A woman in Texas scored the Goodwill find of a lifetime after purchasing a Roman bust for about $35, only to later find out it was an authentic 2000-year-old piece of art.

Laura Young told KXAN News that she purchased the 52-pound marble bust in 2018 from her local Goodwill store in Austin, Texas.

"I have a history degree. I have taken art history classes, so at that point, I am like, 'I think this thing might be really, really, old.' So, I did some Google image searching and, you know, looked up 'Roman marble bust,' and I was like, 'Oh yeah, that looks like my guy,'" she explained.

Experts are unclear on how the centuries-old sculpture made its way to Texas. However, they have determined that the art has been missing from Germany since World War II.

According to CNN, Young contacted experts to gather information about the history of her unique marble find.

A specialist was able to connect the dots using a digital database that found photos of the bust in Bavaria, Germany in the 1930s.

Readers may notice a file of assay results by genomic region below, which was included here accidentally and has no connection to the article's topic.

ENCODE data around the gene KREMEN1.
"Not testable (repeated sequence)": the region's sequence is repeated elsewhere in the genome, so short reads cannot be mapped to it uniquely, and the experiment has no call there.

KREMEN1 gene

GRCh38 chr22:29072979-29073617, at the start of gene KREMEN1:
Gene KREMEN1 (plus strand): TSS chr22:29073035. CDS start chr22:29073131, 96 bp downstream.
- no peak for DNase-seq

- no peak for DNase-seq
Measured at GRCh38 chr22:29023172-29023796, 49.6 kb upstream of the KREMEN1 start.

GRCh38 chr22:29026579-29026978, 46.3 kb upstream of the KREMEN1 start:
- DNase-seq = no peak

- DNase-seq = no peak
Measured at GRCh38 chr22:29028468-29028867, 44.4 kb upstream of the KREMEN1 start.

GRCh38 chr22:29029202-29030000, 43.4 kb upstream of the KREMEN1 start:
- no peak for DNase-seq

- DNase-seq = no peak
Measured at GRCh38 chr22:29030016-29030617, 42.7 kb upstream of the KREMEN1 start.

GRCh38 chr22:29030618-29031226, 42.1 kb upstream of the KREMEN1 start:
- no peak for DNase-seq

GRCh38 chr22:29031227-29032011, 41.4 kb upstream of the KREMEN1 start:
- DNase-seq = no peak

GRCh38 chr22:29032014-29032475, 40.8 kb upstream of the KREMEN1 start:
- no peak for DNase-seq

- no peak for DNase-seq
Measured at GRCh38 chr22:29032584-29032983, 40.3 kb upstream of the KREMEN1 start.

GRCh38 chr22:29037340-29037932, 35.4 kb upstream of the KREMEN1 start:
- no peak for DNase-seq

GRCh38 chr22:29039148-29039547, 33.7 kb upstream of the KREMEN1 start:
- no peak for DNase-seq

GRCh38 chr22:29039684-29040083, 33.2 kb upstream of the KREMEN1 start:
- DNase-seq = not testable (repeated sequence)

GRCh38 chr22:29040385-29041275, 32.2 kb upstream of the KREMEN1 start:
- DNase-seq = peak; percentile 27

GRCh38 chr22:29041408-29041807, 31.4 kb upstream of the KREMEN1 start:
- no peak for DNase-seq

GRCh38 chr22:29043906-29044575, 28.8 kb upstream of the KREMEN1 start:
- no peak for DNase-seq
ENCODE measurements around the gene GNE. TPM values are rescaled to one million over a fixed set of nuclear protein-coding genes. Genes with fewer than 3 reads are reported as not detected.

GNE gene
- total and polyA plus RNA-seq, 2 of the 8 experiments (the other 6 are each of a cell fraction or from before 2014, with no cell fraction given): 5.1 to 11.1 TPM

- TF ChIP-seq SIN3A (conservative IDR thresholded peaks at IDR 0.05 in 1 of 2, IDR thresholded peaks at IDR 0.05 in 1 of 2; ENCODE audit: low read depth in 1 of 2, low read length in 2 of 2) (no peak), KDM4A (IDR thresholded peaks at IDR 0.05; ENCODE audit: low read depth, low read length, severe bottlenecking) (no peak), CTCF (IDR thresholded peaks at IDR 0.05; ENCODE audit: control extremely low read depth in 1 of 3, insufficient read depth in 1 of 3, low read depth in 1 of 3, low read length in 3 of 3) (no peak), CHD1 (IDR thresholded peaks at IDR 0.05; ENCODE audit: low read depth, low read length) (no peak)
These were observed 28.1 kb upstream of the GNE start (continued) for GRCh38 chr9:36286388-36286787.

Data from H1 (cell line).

A postdoctoral curatorial fellow at San Antonio Museum of Art also lent a helping hand.

Lynley McAlpine told CNN that the Roman bust is most likely a depiction of Sextus Pompey, a Roman military leader who came from a strong military bloodline. Pompey's father is thought to be Pompey the Great, who was a notable ally of Julius Caesar.

The Roman bust is thought to have been initially housed in the Pompejanum (or Pompeiianum), a Roman villa replica once owned by King Ludwig I of Bavaria. It was last noted as part of a collection seen in a German museum that WWII soldiers bombed.

The bust has been missing since the invasion.

Young's find is currently on temporary display at the San Antonio Museum. It will make its way back to Germany in 2023.

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